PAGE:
In 2005, Adobe stomped its rivals when it acquired Macromedia, in a stock swap valued at about $3.4 billion, adding ColdFusion, Contribute, Captivate, Breeze (rebranded as Adobe Connect), Director, Dreamweaver, Fireworks, Flash, FlashPaper, Flex, FreeHand, HomeSite, JRun, Presenter, and Authorware to Adobe’s product line. Adobe media player was released in 2008. In 2009, Adobe acquired the online marketing and web analytics company Omniture for $1.8 billion, and Omniture products were integrated into the Adobe Marketing Cloud. 2010 marked the negotiations between Adobe and Apple over the latter’s non-support for Adobe Flash on its iPhone, iPad, and other products. These arguments stemmed from Steve Jobs claiming that Flash was not reliable or secure enough, while Adobe executives have argued that Apple wishes to maintain control over the iOS platform. Adobe acquired DemDex, Inc. in 2011, with the intent of adding DemDex’s audience-optimization software to its online marketing suite. During Photoshop World 2011, Adobe announced Carousel, a new iPhone, iPad, and Mac application that uses Photoshop Lightroom technology for users to adjust and fine-tune images on all platforms. The company grew from strength to strength over the next years.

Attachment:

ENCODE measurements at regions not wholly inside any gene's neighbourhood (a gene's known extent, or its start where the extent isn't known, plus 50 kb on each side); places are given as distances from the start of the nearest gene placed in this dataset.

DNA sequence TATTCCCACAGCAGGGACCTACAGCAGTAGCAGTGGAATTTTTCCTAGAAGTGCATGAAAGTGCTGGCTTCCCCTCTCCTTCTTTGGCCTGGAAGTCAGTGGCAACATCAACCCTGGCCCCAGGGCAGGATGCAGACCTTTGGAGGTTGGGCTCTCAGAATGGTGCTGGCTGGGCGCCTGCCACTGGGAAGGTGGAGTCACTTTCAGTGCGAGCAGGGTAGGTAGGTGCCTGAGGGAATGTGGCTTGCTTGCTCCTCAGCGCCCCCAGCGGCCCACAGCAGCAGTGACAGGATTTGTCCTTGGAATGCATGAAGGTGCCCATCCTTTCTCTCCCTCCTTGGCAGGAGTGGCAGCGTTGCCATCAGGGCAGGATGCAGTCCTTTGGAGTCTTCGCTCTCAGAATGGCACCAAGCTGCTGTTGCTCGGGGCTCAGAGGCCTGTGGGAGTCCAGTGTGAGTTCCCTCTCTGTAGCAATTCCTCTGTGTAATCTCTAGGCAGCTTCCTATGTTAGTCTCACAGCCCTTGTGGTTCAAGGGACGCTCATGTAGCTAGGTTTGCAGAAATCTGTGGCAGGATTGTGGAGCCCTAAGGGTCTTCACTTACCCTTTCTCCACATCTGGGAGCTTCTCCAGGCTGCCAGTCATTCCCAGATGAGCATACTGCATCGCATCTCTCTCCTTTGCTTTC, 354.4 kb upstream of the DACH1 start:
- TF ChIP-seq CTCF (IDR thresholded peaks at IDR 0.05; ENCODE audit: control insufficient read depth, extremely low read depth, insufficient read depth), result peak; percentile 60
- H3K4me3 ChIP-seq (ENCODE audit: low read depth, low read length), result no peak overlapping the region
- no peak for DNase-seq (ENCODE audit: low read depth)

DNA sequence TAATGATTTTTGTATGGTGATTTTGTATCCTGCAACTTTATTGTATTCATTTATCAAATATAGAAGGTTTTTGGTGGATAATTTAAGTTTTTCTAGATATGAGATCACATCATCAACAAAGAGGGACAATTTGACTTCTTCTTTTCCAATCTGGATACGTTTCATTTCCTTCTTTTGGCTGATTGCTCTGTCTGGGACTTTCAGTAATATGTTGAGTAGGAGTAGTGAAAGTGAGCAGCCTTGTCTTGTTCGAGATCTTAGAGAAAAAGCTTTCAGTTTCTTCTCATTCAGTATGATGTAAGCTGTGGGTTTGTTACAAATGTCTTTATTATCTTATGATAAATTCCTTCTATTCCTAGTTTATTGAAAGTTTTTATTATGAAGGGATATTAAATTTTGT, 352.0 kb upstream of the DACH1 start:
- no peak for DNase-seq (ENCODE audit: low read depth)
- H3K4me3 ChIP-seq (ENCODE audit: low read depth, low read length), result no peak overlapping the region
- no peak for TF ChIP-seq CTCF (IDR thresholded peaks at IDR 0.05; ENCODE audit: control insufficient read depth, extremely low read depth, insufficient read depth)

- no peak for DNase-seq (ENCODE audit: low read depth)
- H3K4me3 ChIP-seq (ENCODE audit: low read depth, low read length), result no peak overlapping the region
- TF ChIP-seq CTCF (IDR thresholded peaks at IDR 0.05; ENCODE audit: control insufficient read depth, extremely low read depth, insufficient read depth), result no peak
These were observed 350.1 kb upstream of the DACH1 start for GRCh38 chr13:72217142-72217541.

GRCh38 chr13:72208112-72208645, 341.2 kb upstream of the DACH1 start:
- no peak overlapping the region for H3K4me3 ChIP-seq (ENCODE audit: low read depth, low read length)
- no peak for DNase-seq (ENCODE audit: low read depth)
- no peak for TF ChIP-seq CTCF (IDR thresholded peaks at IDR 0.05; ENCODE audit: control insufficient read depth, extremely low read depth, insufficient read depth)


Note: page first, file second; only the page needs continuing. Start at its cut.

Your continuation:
By 2018, at Adobe Summit in March, the company and NVIDIA publicized a key association to upgrade their industry-driving quickly AI and profound learning innovations. They worked to streamline the Adobe Sensei AI and machine learning structure for NVIDIA GPUs.   The company officially changed its name from Adobe Systems Incorporated to Adobe Inc. in 2018. Adobe acquired the 3D texturing company Allegorithmic in January 2019. Adobe’s annual Adobe Summit was canceled in 2020 due to the COVID-19 pandemic. The event was pushed to take place online later in the year. Adobe imposed a ban on the political ads features on its digital advert sales platform as the United States presidential 2020 elections approach. On November 9, 2020, Adobe announced it would spend USD 1.5 billion to acquire Workfront, a provider of marketing collaboration software.